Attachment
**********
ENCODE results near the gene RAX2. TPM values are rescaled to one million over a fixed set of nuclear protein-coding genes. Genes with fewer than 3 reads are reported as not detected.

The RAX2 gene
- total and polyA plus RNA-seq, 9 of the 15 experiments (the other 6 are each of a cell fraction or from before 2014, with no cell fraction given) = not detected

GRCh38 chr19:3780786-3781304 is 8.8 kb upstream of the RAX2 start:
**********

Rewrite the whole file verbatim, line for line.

ENCODE results near the gene RAX2. TPM values are rescaled to one million over a fixed set of nuclear protein-coding genes. Genes with fewer than 3 reads are reported as not detected.

The RAX2 gene
- total and polyA plus RNA-seq, 9 of the 15 experiments (the other 6 are each of a cell fraction or from before 2014, with no cell fraction given) = not detected

GRCh38 chr19:3780786-3781304 is 8.8 kb upstream of the RAX2 start: